Despite the kaleidoscopic magic ingrained in everyday life, Hitomi Tsukishiro's monochrome world is deprived of emotion and feeling. On a night as black and white as any other, amidst the fireworks spreading across the sky, Hitomi's grandmother Kohaku conjures a spell, for which she has been harnessing the moon's light for 60 years, to send Hitomi back in time to the year 2018 when Kohaku was in high school.
Hitomi's mission seems unclear, but her grandmother assures her that she will know when she gets there. Following a trip through time aboard a train driven by a strange yellow creature, Hitomi finds herself in stoic artist Yuito Aoi's room, and his drawings flood her world with color. What is Hitomi's purpose there, and why do Yuito's drawings return such breathtaking color to her drab world?
Watching Irozuku Sekai no Ashita kara (Iroduku) is like a taking a journey into a storybook adventure. But in that adventure, there’s magic, creativity, and feelings that’s hard to be put into words alone. Produced by P.A. Works, I had high expectations for Iroduku considering their recent lineup. Being a powerhouse studio, P.A. Works has always captivated me with their wealth of ideas. From school life dramas to a dark thriller about vampires, this studio continues to establish themselves with their creativity.
To my delight, Iroduku turned out to be yet another show that made me realize how an original anime should be done. Believe me,
this seemed like a hit or miss in the beginning that looked like an average modern teen soap opera. However, I would say not to judge too fast as the premise itself possesses great potential for a storyteller. From the beginning, we are introduced to the city of Nagasaki where magic is also part of normal life. We meet main female protagonist Hitomi Tsukishiro who happens to be a 17 year old descendant from a family of witches. What we know about her early on is that she has a disdain towards magic. It’s because she lost her sense with colors and also became distant with people. The plot involves her grandmother Kohaku who decides to send her 60 years into the past so they can reconnect. To be honest, this show became a modern fantasy about self-discovery even with the time travel gimmick. At the center of it is Hitomi Tsukishiro.
I’ll say right off the bat that the show will test a bit of the audience’s patience. The pacing in the beginning is slow and doesn’t jump over itself to sell its core concepts. But that’s not really a negative of the show. I came to realize that the directors wanted to help the characters grow especially with important relationships. From the first few episodes, it’s shown that Hitomi is not a sociable person and finds it difficult to open herself to others. That soon changes when she meets Yuito Aoi and the photography club. Through their influence, Hitomi begins to climb out of her shell. For some reason, Hitomi is also able to see Yuito’s colors in his drawings. This is important as it enables the both of them to connect on a more personal level.
Indeed, Iroduku shines best when it’s able to capitalize on the character relationship development. Hitomi and Yuito is a prominent example. The show commits to developing their relationship from strangers to close friends. It felt like the creators wanted us to experience both of their character growth alongside them. Significantly enough, Hitomi does develop from a withdrawn witch girl into a more mature woman. This is thanks to the positive influence of Kohaku Tsukishiro, who also joins the Photography Club later on. What I find interesting about Kohaku is her outgoing personality and loyalty to her friends. From the beginning, she seems like the opposite of Hitomi and is easily open to others. At the same time, she’s also a bit of a troublemaker for her experiments with magic at school. While I can’t say she is a flawless character, Kohaku brings in a lot of hope for character development. Hitomi begins to regain her sense of magic but also able to make new friends. It’s a very simple and acceptable way to see her character growth.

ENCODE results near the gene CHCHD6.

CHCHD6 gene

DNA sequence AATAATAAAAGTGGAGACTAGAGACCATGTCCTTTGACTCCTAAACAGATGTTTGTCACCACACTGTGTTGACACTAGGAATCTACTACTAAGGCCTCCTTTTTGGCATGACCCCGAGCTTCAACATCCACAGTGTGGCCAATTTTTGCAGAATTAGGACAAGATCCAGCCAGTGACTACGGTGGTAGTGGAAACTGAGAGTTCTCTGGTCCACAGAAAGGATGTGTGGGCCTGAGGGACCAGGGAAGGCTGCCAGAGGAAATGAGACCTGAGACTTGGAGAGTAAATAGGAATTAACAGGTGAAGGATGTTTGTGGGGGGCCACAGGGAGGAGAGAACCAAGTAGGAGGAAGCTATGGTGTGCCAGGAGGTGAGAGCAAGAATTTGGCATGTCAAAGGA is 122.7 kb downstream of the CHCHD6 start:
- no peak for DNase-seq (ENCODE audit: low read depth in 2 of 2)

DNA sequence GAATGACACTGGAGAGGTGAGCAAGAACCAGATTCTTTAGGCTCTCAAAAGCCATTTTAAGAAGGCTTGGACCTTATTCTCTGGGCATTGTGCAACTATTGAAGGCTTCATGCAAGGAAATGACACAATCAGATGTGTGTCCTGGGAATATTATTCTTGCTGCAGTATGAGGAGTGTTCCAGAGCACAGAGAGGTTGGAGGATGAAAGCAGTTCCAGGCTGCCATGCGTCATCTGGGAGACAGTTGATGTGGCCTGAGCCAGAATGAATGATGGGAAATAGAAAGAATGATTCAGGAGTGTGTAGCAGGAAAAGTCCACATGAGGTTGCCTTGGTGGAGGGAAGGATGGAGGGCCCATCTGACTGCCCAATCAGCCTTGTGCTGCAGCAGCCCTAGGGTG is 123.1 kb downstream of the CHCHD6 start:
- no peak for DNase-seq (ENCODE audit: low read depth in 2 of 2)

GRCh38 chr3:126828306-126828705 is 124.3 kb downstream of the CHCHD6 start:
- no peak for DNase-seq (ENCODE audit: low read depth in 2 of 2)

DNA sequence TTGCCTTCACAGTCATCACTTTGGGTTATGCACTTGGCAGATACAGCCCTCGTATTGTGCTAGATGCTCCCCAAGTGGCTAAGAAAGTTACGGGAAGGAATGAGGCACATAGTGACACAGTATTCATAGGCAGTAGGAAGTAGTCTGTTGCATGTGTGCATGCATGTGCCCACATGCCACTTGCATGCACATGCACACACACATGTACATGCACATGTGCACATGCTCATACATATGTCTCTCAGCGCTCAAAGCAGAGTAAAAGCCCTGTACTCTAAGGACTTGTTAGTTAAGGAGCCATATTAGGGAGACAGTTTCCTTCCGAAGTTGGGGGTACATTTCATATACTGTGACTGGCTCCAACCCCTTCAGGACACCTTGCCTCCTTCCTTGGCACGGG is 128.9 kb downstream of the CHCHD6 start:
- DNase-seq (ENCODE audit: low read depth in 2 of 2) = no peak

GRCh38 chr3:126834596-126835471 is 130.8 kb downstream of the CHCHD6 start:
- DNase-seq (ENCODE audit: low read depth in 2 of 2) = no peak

Now you may be questioning yourself if this show contains romance as part of its storytelling. While the show itself isn’t adamant on building romance, it does exist in some ways. As the story progresses, it seems Hitomi develops some feelings towards Yuito and vice versa. Their photography club president Shou Yamabuki also begins to show an attraction towards Hitomi. Meanwhile, there’s Asagi Kazeno in the club who has an obvious crush towards Shou. You get the idea. Not to mention, misunderstandings ensue early in the series when Kurumi (vice president of the photography club) took a video of Hitomi coming out of Yuito’s room. Romance angles exist in the show but really doesn’t overshadow the story’s flow. P.A. Works have been known to make anime with romance content that can get be stale and overly sensitive. Thankfully, Iroduku isn’t the case even though it exists.
Still, the big question to ask yourself is what’s the most you can get out of this show? At best, this show works in wonders as a character driven story with a creative modern fantasy atmosphere. Every character in the show brings something to the table for their role. The show’s main push though is Hitomi for her character growth and self-discovery. Whether you like it or not, the story focuses on her growing with more self-confidence and plays a central part in regaining her sense of magic. She even gets on better terms with characters like Asagi after the two understands each other more. Meanwhile, we also get some unique symbolisms. The most prominent one is the golden fish that symbolizes hope. Not only does Hitomi finds her own world now, she also grows to accept magic. This is also thanks to Kohaku’s presence as she wants to make her granddaughter happy. Magic plays a role and she wants Hitomi to experience the best out of it. As you may expect, the show also contains time travels tropes. But really, this isn’t a show about fixing the past but rather about changing a character in a positive way. I’m probably going easy on this show in some ways but everything felt like it flows so well from start to finish. From Hitomi joining the photography club to experiencing cultural festival together with friends, P.A. Works manages to sell this series as a modern coming of age fantasy.